What Is Functional Fitness?

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Next time you’re on your way to the gym, ask yourself how your impending workout is going to benefit you. Are you going to look better, be fitter, or improve your ability to carry huge shopping bags for miles on end without stopping? (If the latter is your aim, we would definitely recommend the farmer’s walk.)

Functional training claims to train the body for everyday situations, and who doesn’t want to get really good at carrying shopping bags? F45 Training gyms run 45-minute HIIT classes using functional exercises – the F stands for functional – so what better place to turn to find out the actual benefits of functional fitness and how to get started? Here’s Cameron Tew, head trainer at F45 Paddington, to explain all.

What is functional fitness?

Functional fitness means doing movements that mimic everyday actions, incorporating multiple muscles groups at the same time. This builds strength, stability and mobility across the body, making us more efficient human beings not only inside the gym but outside as well.

What kind of exercises are you talking about and how do they help in the real world?

The deadlift activates our pulling muscles and is incredibly practical in that it mimics the everyday movement of picking things up and putting them down. It helps to minimise the risk of injury while carrying these movements out at home or work.

Pull-ups are fantastic because they activate multiple muscle groups in our upper body at once. They also get people used to handling their own bodyweight while working on an often forgotten, but very useful, aspect of fitness – grip strength.

Most people’s days consist of a constant pattern of sitting down and standing up – your desk, your lunch, your means of transport, your sofa. Performing squats regularly will improve your efficiency in these everyday movements.

Is working on your functional fitness good for losing weight, building muscle or cross-training for certain sports?

All of the above! Because functional fitness incorporates muscle groups across the whole body it is beneficial to nearly any type of person no matter what their fitness goal is. It builds lean muscle and helps you lose weight if that’s your intention, and athletes right up to the professional level will use this type of training for conditioning because it brings a well-rounded aspect to their often highly-targeted training regimes.

If you’re a beginner, should you do functional exercises under supervision at first?

As with any type of exercise, it is better to at least be shown the basics. For most movements there are just a few key points you need to focus on, which will greatly reduce the risk of injury when performing them. Once you learn these little points it is very easy to do functional training by yourself. To reduce the risk of injury at the outset you can also focus more on bodyweight exercises and use lighter weights.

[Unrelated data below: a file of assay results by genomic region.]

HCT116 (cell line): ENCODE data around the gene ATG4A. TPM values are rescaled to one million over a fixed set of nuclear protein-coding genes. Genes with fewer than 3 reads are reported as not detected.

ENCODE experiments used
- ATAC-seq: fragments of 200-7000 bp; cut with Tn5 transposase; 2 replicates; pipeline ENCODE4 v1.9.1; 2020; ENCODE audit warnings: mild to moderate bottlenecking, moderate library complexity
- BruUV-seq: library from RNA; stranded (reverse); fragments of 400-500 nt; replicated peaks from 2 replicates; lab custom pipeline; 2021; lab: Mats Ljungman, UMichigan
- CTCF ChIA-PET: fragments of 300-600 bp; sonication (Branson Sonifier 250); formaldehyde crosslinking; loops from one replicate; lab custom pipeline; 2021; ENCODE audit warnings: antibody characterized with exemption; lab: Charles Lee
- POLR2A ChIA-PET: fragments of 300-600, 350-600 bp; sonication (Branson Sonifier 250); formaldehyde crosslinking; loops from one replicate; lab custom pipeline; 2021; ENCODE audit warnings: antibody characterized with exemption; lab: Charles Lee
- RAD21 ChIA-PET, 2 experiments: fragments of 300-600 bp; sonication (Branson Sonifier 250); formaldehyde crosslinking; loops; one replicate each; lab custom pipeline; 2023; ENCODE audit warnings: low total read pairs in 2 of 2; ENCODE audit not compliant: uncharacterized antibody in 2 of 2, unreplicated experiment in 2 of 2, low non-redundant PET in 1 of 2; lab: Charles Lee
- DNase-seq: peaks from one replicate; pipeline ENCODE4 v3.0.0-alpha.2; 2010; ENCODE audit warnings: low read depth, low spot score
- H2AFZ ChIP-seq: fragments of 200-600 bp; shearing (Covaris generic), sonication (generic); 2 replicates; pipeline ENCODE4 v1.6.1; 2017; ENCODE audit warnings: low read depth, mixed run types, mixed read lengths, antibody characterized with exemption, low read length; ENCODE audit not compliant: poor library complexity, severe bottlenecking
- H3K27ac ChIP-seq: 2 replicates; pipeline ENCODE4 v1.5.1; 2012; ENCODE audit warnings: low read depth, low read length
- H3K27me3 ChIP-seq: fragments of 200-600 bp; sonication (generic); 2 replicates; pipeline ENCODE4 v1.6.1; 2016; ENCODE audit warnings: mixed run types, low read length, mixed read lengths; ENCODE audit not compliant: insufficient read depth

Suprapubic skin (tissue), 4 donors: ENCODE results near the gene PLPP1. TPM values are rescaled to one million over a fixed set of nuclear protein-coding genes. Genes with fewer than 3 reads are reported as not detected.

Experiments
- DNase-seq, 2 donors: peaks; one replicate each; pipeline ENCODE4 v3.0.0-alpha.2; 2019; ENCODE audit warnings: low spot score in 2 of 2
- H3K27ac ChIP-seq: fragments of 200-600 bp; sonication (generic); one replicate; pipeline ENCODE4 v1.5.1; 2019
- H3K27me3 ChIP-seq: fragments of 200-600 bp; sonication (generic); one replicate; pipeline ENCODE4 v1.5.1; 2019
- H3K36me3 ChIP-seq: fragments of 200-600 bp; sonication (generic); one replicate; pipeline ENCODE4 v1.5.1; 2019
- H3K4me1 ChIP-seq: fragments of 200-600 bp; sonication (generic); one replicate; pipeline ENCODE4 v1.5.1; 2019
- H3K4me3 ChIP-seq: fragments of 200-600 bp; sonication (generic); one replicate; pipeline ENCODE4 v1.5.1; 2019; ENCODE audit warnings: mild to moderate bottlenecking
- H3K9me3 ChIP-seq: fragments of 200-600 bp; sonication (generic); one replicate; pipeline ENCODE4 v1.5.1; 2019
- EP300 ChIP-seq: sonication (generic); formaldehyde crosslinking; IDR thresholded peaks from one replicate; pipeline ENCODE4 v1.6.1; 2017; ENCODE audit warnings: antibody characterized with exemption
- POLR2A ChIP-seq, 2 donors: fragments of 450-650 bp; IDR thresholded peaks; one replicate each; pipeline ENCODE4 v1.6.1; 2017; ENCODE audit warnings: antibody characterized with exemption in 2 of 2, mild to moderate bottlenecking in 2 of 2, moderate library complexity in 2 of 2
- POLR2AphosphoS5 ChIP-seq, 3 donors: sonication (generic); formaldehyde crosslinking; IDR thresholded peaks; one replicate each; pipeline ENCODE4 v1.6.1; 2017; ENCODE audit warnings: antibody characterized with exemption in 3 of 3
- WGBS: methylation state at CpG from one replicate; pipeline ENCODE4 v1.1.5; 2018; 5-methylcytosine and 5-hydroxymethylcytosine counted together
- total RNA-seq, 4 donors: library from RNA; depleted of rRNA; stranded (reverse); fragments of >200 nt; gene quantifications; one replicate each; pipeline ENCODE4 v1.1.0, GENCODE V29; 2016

What are the benefits of doing it in a class, rather than solo?

The benefits of doing it in a class like F45 is that from the front of the room you get the guidance of experienced PTs that provide the technique cues you need to perform the exercises safely.

The PTs should motivate you too – although one of the major draws of group training is the motivation you get from seeing and hearing those around you pushing themselves and encouraging you to work to your limit too. Many people also find a group setting much more fun than exercising by themselves and let’s be honest, if it’s not fun then what’s the point?

15-Minute Functional HIIT Workout

“This quick 15-minute HIIT session will have your whole body burning, and you can do it anywhere – no equipment, no excuses,” says Tew.

Run through the five exercises in turn, aiming to complete as many reps as possible in the work periods. Do three rounds in total.

Rounds 3 Time 45sec Rest 15sec

From a standing position, drop into a squat so your thighs are parallel to the ground, then explode into the air, jumping as high as possible. Land softly, then go straight into the next rep.

Lateral shoot-through

Start in a press-up position with your arms extended and your feet spread apart. Lift one hand and move the opposite leg under your body so it extends out to the side. Then come back to the press-up position and repeat with the opposite limbs.

Tuck jump burpee

Because regular burpees wouldn’t be tough enough. From a standing position drop down and kick your feet behind you into a press-up position. Do a press-up, then jump your feet back up to your hands, stand up and explode straight into a tuck jump, bringing your knees up to your chest. Land softly, then go straight into the next rep.

Plank jack

Get into a standard plank position, face down and supported by your forearms and toes. Then jump your feet out the sides and then back together, keeping the rest of your body straight by bracing your core.

Frog squat

Start standing with your feet slightly wider than shoulder-width apart. Drop into a deep squat so that you touch the floor in front of you with your hands. You should look like a frog, basically. Then push back up to a standing position.

Nick Harris-Fry
Senior writer

Nick Harris-Fry is a journalist who has been covering health and fitness since 2015. Nick is an avid runner, covering 70-110km a week, which gives him ample opportunity to test a wide range of running shoes and running gear. He is also the chief tester for fitness trackers and running watches, treadmills and exercise bikes, and workout headphones.